Łódź (pronounced woodge) province is located in central Poland and is named after its capital and largest city.
The area has seven landscape parks and a number of well-known tourist attractions including the Museum of Art in Łódź; which has one of the biggest modern art collections in Europe, Poland’s only thermal spa in Uniejów and Kamieńsk Hill on the slope of the Bełchatów mine; which is a popular skiing facility.
The spa at Uniejów is also a giant aquatic fun park with swimming pools, water slides and rapid rivers and is a fun day out for the family.
An unusual but very interesting attraction is the PGE Power Giants museum in Bełchatów, an interactive educational centre, which explains how electricity is produced.
Tomaszowska Okrąglica is a collection of three tourist attractions in one location, the Blue Springs Reserve, the River Pilica Open-Air Museum (Poland’s first museum devoted to a river) and the Nagórzyckie Caves Underground Tourist Route.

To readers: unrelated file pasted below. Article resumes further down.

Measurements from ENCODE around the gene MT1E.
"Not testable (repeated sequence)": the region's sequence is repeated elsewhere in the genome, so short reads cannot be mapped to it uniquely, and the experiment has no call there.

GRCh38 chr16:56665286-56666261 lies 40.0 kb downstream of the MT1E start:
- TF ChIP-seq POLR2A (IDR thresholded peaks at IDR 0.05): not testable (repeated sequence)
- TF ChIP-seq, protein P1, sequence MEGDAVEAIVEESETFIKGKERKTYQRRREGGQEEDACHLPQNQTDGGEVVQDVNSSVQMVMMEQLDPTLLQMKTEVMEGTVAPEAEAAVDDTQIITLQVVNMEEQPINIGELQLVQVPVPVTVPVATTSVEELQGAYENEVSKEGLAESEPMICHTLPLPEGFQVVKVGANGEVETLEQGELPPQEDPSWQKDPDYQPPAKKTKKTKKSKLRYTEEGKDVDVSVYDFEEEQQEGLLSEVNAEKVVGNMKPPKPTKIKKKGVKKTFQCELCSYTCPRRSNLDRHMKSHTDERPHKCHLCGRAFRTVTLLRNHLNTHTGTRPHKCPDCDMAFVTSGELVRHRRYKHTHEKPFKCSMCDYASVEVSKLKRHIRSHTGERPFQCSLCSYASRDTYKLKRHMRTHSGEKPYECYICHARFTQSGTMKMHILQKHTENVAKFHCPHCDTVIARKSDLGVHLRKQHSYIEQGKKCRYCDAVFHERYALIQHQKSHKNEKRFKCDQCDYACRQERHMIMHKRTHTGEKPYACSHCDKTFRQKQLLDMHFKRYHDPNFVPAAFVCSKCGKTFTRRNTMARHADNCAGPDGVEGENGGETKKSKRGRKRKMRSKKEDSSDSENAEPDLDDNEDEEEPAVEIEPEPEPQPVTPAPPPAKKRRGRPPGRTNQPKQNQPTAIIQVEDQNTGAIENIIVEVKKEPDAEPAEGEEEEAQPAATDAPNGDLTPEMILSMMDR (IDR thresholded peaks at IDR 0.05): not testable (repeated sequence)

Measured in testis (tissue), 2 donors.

Other popular attractions include the Safari Zoo in Borysew and the narrow-gauge railway linking Rogów with Rawa Mazowiecka and Biała Rawska. The railway was built in 1915 during World War I and today its cars transport tourists along a 49 km route, one of the longest narrow-gauge lines in the country.
Within Łódź province, you will find interesting historical buildings such as the well-preserved 12th-century Romanesque collegiate church in Tum and the 14th-century Royal Castle at Łęczyca.
The Łowicz region is a centre for traditional Polish arts and crafts, and the town’s regional museum showcases folk costumes, paper cut outs, and embroidery.
The city of Łódź was once home to a massive textile industry prior to going into decline after the second World War and today, it is famous for its architecture, Jewish heritage, cultural institutions such as museums and art galleries and a vibrant, buzzing nightlife. It is also the focal point of Poland's growing film industry.